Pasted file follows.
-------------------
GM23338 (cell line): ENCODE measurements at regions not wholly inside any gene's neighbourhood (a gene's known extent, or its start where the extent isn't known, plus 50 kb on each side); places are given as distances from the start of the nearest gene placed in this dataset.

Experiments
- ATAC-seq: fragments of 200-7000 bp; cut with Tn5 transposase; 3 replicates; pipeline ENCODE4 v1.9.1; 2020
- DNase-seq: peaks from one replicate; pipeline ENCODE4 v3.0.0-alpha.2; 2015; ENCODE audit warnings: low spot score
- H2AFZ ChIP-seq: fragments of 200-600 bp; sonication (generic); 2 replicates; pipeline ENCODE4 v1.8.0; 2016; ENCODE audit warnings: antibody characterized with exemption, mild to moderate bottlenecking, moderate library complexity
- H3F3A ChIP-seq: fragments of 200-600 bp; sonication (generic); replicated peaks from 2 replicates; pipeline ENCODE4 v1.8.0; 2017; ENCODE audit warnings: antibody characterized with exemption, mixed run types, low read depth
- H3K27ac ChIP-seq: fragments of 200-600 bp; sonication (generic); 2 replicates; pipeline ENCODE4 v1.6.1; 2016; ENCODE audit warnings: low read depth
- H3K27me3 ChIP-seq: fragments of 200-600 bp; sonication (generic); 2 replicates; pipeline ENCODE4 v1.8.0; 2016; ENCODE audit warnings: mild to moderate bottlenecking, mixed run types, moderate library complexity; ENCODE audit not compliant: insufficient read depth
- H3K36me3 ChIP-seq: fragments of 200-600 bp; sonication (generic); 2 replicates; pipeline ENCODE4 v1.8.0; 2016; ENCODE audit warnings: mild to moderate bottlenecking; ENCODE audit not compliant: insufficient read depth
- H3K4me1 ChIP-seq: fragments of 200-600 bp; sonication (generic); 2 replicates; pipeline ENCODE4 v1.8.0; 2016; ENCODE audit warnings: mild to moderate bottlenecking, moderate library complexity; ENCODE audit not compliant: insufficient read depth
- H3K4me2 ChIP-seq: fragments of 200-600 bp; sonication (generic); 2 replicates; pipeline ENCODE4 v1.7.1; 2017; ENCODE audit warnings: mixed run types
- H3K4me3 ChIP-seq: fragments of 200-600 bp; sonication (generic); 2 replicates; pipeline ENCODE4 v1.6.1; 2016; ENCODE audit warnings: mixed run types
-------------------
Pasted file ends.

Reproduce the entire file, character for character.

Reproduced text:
GM23338 (cell line): ENCODE measurements at regions not wholly inside any gene's neighbourhood (a gene's known extent, or its start where the extent isn't known, plus 50 kb on each side); places are given as distances from the start of the nearest gene placed in this dataset.

Experiments
- ATAC-seq: fragments of 200-7000 bp; cut with Tn5 transposase; 3 replicates; pipeline ENCODE4 v1.9.1; 2020
- DNase-seq: peaks from one replicate; pipeline ENCODE4 v3.0.0-alpha.2; 2015; ENCODE audit warnings: low spot score
- H2AFZ ChIP-seq: fragments of 200-600 bp; sonication (generic); 2 replicates; pipeline ENCODE4 v1.8.0; 2016; ENCODE audit warnings: antibody characterized with exemption, mild to moderate bottlenecking, moderate library complexity
- H3F3A ChIP-seq: fragments of 200-600 bp; sonication (generic); replicated peaks from 2 replicates; pipeline ENCODE4 v1.8.0; 2017; ENCODE audit warnings: antibody characterized with exemption, mixed run types, low read depth
- H3K27ac ChIP-seq: fragments of 200-600 bp; sonication (generic); 2 replicates; pipeline ENCODE4 v1.6.1; 2016; ENCODE audit warnings: low read depth
- H3K27me3 ChIP-seq: fragments of 200-600 bp; sonication (generic); 2 replicates; pipeline ENCODE4 v1.8.0; 2016; ENCODE audit warnings: mild to moderate bottlenecking, mixed run types, moderate library complexity; ENCODE audit not compliant: insufficient read depth
- H3K36me3 ChIP-seq: fragments of 200-600 bp; sonication (generic); 2 replicates; pipeline ENCODE4 v1.8.0; 2016; ENCODE audit warnings: mild to moderate bottlenecking; ENCODE audit not compliant: insufficient read depth
- H3K4me1 ChIP-seq: fragments of 200-600 bp; sonication (generic); 2 replicates; pipeline ENCODE4 v1.8.0; 2016; ENCODE audit warnings: mild to moderate bottlenecking, moderate library complexity; ENCODE audit not compliant: insufficient read depth
- H3K4me2 ChIP-seq: fragments of 200-600 bp; sonication (generic); 2 replicates; pipeline ENCODE4 v1.7.1; 2017; ENCODE audit warnings: mixed run types
- H3K4me3 ChIP-seq: fragments of 200-600 bp; sonication (generic); 2 replicates; pipeline ENCODE4 v1.6.1; 2016; ENCODE audit warnings: mixed run types